- Merrill served as the Navy's test platform for the Tomahawk Cruise Missile Program receiving armored box launchers and test launching a Tomahawk 19 March 1980. Merrill carried two ABLs and an ASROC launcher into the 1990s until the ASROC launcher was removed.
Spruance-class destroyers fired 112 land attack Tomahawks during Operation Desert Storm.
The US Navy planned to replace its current destroyers and cruisers with the new Zumwalt-class (DDG-1000) vessels. In order to save $28 million a year the Navy accelerated retirement of the ships, though they could have served to 2019 had they been maintained and updated. The last Spruance-class destroyer on active service, USS Cushing, was decommissioned on 21 September 2005. It was then offered to the Pakistan Navy, but was sunk as a target 29 April 2009. Per the 2010 U.S. Defense budget, only three DDG-1000s are being built. The Arleigh Burke class is the navy's only operational class of destroyers.
Some Spruance destroyers were broken up, but rather than being preserved in storage like some older classes, the majority of the class finished their lives as targets. Most were deliberately sunk in various fleet exercises. One notable exception being ex–Paul F. Foster which replaced the ex-Decatur in 2005 as the Self Defense Test Ship. The SDTS is a modified ship, operated by remote control to avoid the safety constraints and other problems associated with manned ships being targeted by or towing targets by live weapons. The prearranged attack is in practice aimed at a decoy barge pulled 150 feet behind the SDTS in case of damage.
Ships in class
|Ship Name||Hull No.||Commission–
|Spruance||DD-963||1975–2005||Disposed of in support of Fleet training exercise|||
|Paul F. Foster||DD-964||1976–2003||Struck 6 April 2004; in use as a Self Defense Test Ship|| |
|Kinkaid||DD-965||1976–2003||Disposed of in support of Fleet training exercise|||
|Hewitt||DD-966||1976–2001||Disposed of by scrapping, dismantling|||
|Elliot||DD-967||1977–2003||Disposed of in support of Fleet training exercise|||
|Arthur W. Radford||DD-968||1977–2003||Disposed of as artificial reef on 10 August 2011 off coast of Delaware|||
|Peterson||DD-969||1977–2002||Disposed of in support of Fleet training exercise|||
|Caron||DD-970||1977–2001||Disposed of in support of Fleet training exercise|||
|David R. Ray||DD-971||1977–2002||Disposed of in support of Fleet training exercise|||
|Oldendorf||DD-972||1978–2003||Disposed of in support of Fleet training exercise|||
|John Young||DD-973||1978–2002||Disposed of in support of Fleet training exercise|||
|Comte de Grasse||DD-974||1978–1998||Disposed of in support of Fleet training exercise|||
|O'Brien||DD-975||1977–2004||Disposed of in support of Fleet training exercise|||
|Merrill||DD-976||1978–1998||Disposed of in support of Fleet training exercise|||
|Briscoe||DD-977||1978–2003||Disposed of in support of Fleet training exercise|||
|Stump||DD-978||1978–2004||Disposed of in support of Fleet training exercise|||
|Conolly||DD-979||1978–1998||Disposed of in support of Fleet training exercise|||
|Moosbrugger||DD-980||1978–2000||Disposed of by scrapping, dismantling|||
|John Hancock||DD-981||1978–2000||Disposed of by scrapping, dismantling|||
|Nicholson||DD-982||1979–2002||Disposed of in support of Fleet training exercise|||
|John Rodgers||DD-983||1979–1998||Disposed of by scrapping, dismantling|||
|Leftwich||DD-984||1979–1998||Disposed of in support of Fleet training exercise|||
|Cushing||DD-985||1979–2005||Disposed of in support of Fleet training exercise|||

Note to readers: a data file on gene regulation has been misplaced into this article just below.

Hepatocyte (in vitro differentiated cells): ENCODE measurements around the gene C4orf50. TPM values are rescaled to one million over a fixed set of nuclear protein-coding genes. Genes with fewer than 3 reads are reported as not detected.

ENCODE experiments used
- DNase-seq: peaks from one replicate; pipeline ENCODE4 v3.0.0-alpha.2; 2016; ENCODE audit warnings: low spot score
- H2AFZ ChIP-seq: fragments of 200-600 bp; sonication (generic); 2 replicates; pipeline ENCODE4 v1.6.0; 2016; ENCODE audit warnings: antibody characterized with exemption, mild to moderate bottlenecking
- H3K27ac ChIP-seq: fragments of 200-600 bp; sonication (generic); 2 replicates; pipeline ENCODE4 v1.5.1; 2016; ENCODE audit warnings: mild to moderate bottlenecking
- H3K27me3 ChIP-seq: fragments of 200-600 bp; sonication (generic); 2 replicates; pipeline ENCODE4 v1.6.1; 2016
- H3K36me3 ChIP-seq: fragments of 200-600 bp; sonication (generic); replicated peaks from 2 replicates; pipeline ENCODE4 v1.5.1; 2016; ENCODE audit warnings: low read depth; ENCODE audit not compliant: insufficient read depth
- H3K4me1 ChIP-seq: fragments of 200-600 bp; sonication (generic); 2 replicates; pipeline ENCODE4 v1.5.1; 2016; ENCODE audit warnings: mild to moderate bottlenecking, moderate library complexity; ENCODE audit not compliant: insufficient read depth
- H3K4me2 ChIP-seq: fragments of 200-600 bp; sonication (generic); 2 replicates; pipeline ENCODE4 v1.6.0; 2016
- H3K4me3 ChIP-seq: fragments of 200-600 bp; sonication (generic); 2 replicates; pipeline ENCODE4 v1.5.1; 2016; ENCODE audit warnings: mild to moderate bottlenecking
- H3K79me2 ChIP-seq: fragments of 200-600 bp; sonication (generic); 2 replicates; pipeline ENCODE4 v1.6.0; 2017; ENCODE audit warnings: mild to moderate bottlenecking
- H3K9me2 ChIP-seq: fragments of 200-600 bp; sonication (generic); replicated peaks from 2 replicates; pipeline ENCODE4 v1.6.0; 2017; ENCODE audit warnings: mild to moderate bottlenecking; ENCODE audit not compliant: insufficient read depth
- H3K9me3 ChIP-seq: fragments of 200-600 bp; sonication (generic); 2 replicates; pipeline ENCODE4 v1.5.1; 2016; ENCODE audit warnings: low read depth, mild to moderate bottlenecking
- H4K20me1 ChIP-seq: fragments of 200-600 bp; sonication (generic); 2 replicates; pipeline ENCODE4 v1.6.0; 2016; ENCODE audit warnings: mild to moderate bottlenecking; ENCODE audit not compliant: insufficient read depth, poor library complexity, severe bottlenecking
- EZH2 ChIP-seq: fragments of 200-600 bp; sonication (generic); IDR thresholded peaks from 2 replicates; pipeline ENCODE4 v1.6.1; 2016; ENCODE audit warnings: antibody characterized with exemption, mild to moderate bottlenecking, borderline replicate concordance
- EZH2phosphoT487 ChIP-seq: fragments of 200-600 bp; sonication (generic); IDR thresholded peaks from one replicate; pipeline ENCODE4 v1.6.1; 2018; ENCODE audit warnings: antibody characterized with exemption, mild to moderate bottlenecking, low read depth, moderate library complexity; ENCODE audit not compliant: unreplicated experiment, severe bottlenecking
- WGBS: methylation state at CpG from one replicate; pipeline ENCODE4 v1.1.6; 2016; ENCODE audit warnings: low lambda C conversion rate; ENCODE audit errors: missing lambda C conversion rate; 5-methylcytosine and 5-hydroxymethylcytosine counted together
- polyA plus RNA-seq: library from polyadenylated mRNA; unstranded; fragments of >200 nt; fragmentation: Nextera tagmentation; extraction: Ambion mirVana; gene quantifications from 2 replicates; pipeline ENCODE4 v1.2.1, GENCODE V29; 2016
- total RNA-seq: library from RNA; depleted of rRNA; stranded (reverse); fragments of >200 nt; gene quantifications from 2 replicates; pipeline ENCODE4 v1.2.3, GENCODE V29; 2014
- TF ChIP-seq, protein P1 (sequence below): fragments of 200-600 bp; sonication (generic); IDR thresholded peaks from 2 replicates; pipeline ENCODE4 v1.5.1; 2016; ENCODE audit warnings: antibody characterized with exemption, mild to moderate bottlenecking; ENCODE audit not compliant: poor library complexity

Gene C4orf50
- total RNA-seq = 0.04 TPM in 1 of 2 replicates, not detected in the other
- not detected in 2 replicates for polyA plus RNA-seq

|Harry W. Hill||DD-986||1979–1998||Disposed of in support of Fleet training exercise|||
|O'Bannon||DD-987||1979–2005||Disposed of in support of Fleet training exercise|||
|Thorn||DD-988||1980–2004||Disposed of in support of Fleet training exercise|||
|Deyo||DD-989||1980–2003||Disposed of in support of Fleet training exercise|||
|Ingersoll||DD-990||1980–1998||Disposed of in support of Fleet training exercise|||
|Fife||DD-991||1980–2003||Disposed of in support of Fleet training exercise|||
|Fletcher||DD-992||1980–2004||Disposed of in support of Fleet training exercise|||
|Hayler||DD-997||1983–2003||Disposed of in support of Fleet training exercise|||
- Military Officer Greyhounds of the Sea By Gina DiNicolo Archived 20 September 2010 at the Wayback Machine
- Bishop, Chris. Encyclopedia of World Sea Power. 1988. ISBN 0-517-65342-7. Page 94-95
- "Bigger, Costlier Destroyers". The Morning Record (Meriden, Connecticut). 15 July 1970.
- Associated Press (18 September 1975). "Spruance Akin to Vacation Cruise". Times Daily (Florence, Alabama).
DD-963 ... is a year behind schedule due to a strike, a drydock accident and other instances of what Ingalls calls "excusable delays."
- Associated Press (23 October 1975). "Shipyard Begins Design Work on Sub for Saudis". Times Daily (Florence, Alabama).
The Litton-owned shipyard has come under heavy fire from the Navy and Congress for delays and cost overruns on U.S. destroyers and assault ships.
- "Historical Review of Cruiser Characteristics, Roles and Missions". Aandc.org.
- John Pike. "CG-47 Ticonderoga-class". Globalsecurity.org.
- "DD-963 SPRUANCE-class – Navy Ships". Fas.org.
- Dunnigan, James F. (2 August 2008). "USN Abandons New Ship Designs". Strategypage.com.
- Bennett, John T. and Kris Osborn. "Gates Reveals DoD Program Overhaul". Defense News, 6 April 2009.
- "US guided missile destroyer to visit Subic Bay Tuesday". Philippine Star. 4 February 2013. Retrieved 4 March 2013.
- "Paul F Foster EDD-964 Final DOI Naval Vessel Historical Evaluation" (PDF). navsea.navy.mil. 5 March 2013.
- John Pike. "Global Security information". Globalsecurity.org.
|Wikimedia Commons has media related to Spruance class destroyers.|
- Spruance-class destroyers at Destroyer History Foundation
- News story: "Last Spruance-Class Destroyer Decommissioned"